> reduces that amount of damage and depth of penetration by the malware. If
> you do happen to get infected/infested while running as an administrator,
> the odds are much greater that any malware will be extremely difficult, if
> not impossible, to remove with formating the hard drive and starting anew.
> The intruding malware will have had the same (administrative) privileges
> to all of the files on your hard drive that you do.
>
> A technically competent user who is aware of the risks and knows how
> to take proper precautions can usually safely operate with administrative
> privileges; I do so myself. But I certainly don't recommend it for the
> average computer user.
>
> Further, the built-in Administrator account was never intended to be
> used for day-to-day normal use. The standard security practice is to
> rename the account, set a strong password on it, and use it only to create
> another account for regular use, reserving the Administrator account as a
> "back door" in case something corrupts your regular account(s).
>
> Also, please unstick your CapsLock key. Posting in all caps, as you
> have done, is the Usenet equivalent of shouting, and is considered very
> rude by a large number of people. More importantly, posting in all caps
> makes the post harder to read, further reducing your chances of getting
> help; a great many people won't even try to read such a message. If you
> really want help, simply comply with the dictates of common courtesy and
> the conventions of the venue.
>
>
> --
>
> Bruce Chambers
>
> Help us help you:
> http://www.catb.org/~esr/faqs/smart-questions.html
>
> http://support.microsoft.com/default.aspx/kb/555375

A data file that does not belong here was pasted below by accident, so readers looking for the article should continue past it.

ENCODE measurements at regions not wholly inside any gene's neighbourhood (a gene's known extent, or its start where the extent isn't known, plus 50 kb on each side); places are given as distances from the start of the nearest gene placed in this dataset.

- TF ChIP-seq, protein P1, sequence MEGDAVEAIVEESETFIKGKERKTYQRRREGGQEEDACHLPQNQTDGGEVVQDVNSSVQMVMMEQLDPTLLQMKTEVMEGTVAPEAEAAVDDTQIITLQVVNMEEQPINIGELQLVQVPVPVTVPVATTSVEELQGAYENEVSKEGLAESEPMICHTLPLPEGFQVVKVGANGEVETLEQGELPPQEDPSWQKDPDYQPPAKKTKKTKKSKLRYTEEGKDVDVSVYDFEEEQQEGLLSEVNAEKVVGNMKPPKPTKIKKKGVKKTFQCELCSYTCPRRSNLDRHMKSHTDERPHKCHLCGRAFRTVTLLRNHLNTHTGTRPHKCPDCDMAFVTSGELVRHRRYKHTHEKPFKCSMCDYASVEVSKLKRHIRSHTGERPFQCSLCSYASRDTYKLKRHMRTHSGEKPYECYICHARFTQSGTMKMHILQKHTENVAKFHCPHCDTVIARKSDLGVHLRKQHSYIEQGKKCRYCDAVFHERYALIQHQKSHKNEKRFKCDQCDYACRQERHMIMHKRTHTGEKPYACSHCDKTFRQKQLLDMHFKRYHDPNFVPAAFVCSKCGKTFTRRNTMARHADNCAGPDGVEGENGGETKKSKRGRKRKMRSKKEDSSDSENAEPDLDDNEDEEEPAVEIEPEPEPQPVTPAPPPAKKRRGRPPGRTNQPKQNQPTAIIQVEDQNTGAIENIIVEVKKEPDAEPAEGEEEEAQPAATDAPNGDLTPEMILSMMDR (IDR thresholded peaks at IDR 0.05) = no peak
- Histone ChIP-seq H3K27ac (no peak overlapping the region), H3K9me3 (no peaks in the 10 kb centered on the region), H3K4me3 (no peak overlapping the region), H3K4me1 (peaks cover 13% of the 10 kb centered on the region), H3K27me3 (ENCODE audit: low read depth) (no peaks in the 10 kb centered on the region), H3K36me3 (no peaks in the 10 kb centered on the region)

>
> They that can give up essential liberty to obtain a little temporary
> safety deserve neither liberty nor safety. ~Benjamin Franklin
>
> Many people would rather die than think; in fact, most do. ~Bertrand
> Russell
>
> The philosopher has never killed any priests, whereas the priest has
> killed a great many philosophers.
> ~ Denis Diderot

Gordon
Guest
Posts: n/a
 
Re: Admin user vs. Standard user
Posted: 01-17-2009, 09:16 PM
"Christopher R. Lee" <lee.eliane@wanadoo.fr> wrote in message
news:efTqBdOeJHA.5648@TK2MSFTNGP02.phx.gbl...
>I don't suppose I'm the only user who regularly downloads executables. It's
>a real pain if you have to change username every time.
Why do you "have to change username" to download executables? I download
executables all the time in my standard user account...
>
> Anyway, even an administrator account doesn't let you do normal things
> like changing file/directory attributes.
Of course it does - why do you think it doesn't?
> Finally, Windows obsessively directs users to individual user storage
> areas, making the data (theoretically) inacessible when you change
> username.
Not at all - run Windows Explorer as Administrator.
> Worse, since user storage area names aren't the names of real
> directories,
Eh? Where did you get that lot of rubbish from? How is C:\Users\{My account
name}\Documents\ not a "real" directory?
> backup is difficult,
No it's not - explain.
> and you are likely to lose all your data if and when you change computers
> or get rid of this OS.
I've NEVER lost data when changing from one OS to another.

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Gareth Erskine-Jones
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Posts: n/a
 
Re: Admin user vs. Standard user
Posted: 01-17-2009, 10:06 PM
On Sat, 17 Jan 2009 21:16:03 -0000, "Gordon"
<gordonbparker@yahoo.com.invalid> wrote:
>"Christopher R. Lee" <lee.eliane@wanadoo.fr> wrote in message
>news:efTqBdOeJHA.5648@TK2MSFTNGP02.phx.gbl...
>>I don't suppose I'm the only user who regularly downloads executables. It's
>>a real pain if you have to change username every time.
>